With a quiet intro sharing some subtle guitar lines and an opening verse focusing on a mellow, almost rootsy sound, ‘Ways of Saying’ at first encourages unavoidable comparisons with Bad Company. This, of course, isn’t necessary a bad thing, and hearing Jonnie dial back his big voice brings a different kind of listening pleasure. His chosen tones are perfect for the job in hand, and with Aaron following suit sharing a few very clean guitar lines, the tune has a great atmosphere. Then, with their listeners settled into a laid back vibe, Silveroller wheel out one of this release’s heavier riffs – this time tapping into something obviously Zeppelin-esque. Against the bluster, Jonnie lets out a huge roar, and a rousing gang vocal adds to the pure force. Listen more closely, and you’ll discover something that’s a little more layered: James Jake Cornes is there, playing up a storm with some really busy bass – which is, unfortunately, just a little too low in the mix – and keys man Ross Monro fills a huge amount of space throughout with an impressively busy style indebted to a couple of 70s greats. This track comes with more of a predictable air, but it has an immense power from a classic rock perspective. In some ways, the guitar riffs are in danger of dwarfing almost everything else, but there’s little doubt that this track would sound absolutely immense during the band’s live shows.

The early singles – ‘Hold’ and ‘Come On, Come In’ – also sound great as a larger body of work. The glam stomp of ‘Hold’ somehow sounds even bigger, and the track’s stomping groove holds up incredibly well against some of ‘At Dawn’s punchier tunes. During these energised four minutes, listeners will find themselves immersed within a few of Aaron’s more abrasive guitar sounds, but in true Silveroller style, the aggression is balanced out by great melodies, and in this case, a harmony driven chorus – with hints of ‘Southern Harmony’ era Black Crowes – and a subdued interlude where the organ swirls and dances beneath a pumping bass help to make Silveroller appear more well rounded, musically speaking.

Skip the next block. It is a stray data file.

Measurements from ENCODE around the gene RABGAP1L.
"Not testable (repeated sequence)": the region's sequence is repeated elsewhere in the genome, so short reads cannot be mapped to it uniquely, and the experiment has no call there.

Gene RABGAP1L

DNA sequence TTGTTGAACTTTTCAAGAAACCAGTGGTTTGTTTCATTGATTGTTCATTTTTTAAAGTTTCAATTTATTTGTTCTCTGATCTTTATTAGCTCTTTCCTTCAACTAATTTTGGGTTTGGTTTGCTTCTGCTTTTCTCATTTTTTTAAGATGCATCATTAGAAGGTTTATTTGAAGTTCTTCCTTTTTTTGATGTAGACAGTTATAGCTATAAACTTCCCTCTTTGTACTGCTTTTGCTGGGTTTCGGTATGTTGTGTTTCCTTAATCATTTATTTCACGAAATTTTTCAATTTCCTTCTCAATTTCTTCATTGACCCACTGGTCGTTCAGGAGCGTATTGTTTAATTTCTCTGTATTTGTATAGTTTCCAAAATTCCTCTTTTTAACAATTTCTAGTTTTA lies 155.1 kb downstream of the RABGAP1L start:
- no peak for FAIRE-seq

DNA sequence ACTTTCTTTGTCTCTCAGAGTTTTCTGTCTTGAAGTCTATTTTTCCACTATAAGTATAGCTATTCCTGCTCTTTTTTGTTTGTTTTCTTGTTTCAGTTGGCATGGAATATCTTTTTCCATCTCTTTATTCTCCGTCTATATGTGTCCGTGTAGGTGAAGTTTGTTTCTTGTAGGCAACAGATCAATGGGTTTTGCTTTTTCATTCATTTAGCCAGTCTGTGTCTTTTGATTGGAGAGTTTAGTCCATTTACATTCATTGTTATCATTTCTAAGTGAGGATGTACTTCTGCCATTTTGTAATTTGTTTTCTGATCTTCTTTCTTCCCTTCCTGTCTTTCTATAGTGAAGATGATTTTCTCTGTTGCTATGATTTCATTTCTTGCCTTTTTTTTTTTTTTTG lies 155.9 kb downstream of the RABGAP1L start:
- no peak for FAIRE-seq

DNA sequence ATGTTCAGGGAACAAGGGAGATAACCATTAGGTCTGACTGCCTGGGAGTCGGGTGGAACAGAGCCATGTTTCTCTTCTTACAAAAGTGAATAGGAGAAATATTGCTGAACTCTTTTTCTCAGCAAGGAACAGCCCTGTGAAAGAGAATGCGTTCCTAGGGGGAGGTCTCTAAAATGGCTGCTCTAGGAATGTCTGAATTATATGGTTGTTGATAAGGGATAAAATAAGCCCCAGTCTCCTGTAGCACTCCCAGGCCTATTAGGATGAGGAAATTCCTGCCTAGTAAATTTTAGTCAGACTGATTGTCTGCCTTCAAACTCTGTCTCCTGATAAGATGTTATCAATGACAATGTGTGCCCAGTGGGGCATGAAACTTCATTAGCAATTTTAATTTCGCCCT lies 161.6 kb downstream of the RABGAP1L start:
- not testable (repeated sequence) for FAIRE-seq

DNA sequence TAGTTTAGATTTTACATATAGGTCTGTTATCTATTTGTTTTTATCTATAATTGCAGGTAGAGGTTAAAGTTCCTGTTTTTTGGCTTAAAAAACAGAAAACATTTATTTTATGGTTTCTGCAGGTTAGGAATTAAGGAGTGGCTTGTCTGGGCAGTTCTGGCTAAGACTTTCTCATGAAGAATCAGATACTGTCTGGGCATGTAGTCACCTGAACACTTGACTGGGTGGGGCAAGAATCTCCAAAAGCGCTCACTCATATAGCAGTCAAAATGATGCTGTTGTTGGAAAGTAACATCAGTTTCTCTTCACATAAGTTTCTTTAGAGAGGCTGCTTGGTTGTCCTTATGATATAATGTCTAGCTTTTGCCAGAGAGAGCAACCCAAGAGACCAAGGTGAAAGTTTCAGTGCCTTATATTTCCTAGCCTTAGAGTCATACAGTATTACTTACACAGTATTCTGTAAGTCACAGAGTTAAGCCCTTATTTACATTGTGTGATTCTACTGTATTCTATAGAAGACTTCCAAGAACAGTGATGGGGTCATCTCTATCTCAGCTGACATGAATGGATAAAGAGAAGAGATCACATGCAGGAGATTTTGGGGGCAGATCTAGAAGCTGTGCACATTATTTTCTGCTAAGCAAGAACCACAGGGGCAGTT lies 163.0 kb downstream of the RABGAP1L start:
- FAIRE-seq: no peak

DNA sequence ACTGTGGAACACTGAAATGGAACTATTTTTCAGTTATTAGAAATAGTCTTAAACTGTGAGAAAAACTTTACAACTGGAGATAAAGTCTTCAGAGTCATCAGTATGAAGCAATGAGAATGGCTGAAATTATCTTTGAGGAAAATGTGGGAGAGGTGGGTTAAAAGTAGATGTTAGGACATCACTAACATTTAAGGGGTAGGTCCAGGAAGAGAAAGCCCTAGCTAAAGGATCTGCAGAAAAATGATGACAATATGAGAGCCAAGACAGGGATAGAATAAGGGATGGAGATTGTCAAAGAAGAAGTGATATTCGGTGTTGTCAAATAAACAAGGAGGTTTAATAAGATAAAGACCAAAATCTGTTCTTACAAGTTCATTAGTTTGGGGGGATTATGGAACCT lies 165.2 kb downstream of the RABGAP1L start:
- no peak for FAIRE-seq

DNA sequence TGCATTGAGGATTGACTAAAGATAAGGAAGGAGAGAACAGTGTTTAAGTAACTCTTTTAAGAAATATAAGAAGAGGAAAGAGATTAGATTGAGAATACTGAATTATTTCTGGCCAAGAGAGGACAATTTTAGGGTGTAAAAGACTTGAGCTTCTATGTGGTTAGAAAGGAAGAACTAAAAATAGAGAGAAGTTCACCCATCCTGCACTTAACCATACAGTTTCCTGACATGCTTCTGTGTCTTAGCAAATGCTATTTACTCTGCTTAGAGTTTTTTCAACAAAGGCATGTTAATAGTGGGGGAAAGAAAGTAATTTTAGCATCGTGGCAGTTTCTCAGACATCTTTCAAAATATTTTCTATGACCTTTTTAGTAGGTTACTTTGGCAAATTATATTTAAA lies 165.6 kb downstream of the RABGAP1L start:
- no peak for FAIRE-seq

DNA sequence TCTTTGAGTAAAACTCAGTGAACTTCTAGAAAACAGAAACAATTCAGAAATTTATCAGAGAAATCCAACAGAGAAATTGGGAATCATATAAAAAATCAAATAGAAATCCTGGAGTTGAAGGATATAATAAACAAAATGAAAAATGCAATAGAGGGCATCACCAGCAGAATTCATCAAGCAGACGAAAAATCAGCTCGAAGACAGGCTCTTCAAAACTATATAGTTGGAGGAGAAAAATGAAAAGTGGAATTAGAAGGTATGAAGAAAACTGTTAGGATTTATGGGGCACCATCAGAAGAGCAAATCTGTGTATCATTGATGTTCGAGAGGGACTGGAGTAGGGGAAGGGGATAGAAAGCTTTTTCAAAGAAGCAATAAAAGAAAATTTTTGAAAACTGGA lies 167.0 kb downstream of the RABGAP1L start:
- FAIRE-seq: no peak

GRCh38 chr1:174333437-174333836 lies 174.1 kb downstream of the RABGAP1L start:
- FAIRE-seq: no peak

Closing an already strong release, Silveroller save their best track for a beautifully atmospheric finish. The opening bars and quiet verses of ‘Come On, Come In’ owe a massive debt to those early Black Crowes ballads and the more sedate tracks from the Faces back catalogue, setting something in place with a truly classic sound. However, there’s something much richer at stake, and the track that gradually unfolds more than demonstrates this band have their own set of melodic skills. As with ‘Turn To Gold’, the interplay between the more muted elements of the guitar and a warm bass are pivotal to making it work, and Cornes arguably puts in his finest performance this time out with a really subtle bassline that gives the track a genuine heart. By the time the band inevitably decides to rock things up, the musicianship remains second to none. The featured solo has a huge amount of fire; the heavy rhythm has a natural power, and the louder vocal sounds ready to challenge some of rock’s major talents. Falling squarely between the rockier parts of ‘Other Side’ and the rootsy sounds of ‘Turn To Gold’, it’s peak Silveroller – the perfect end to a great EP, but also a great primer for (hopefully) great things to come.

Often, when it comes to hard rock and blues rock, it’s better to take established sounds and rework them flawlessly, than try to be smart. This theory certainly hadn’t escaped the young British band. Although it sometimes sounds like the sum of its classic influences, with six tracks and no obvious filler, ‘At Dawn’ is a superb debut – long enough to build plenty of excitement, yet short enough to cast aside any filler, or induce listener burnout. Its best bits definitely make good on any promise suggested by the pre-release singles. There’s a lot of talk about a “new wave of classic rock” (an oxymoron if ever there were) and already a thriving underground UK blues rock scene, leading to a lot of competition out there, but on the basis of this very confident set of songs and with a foot solidly in both camps, Silveroller deserve huge success.

January 2024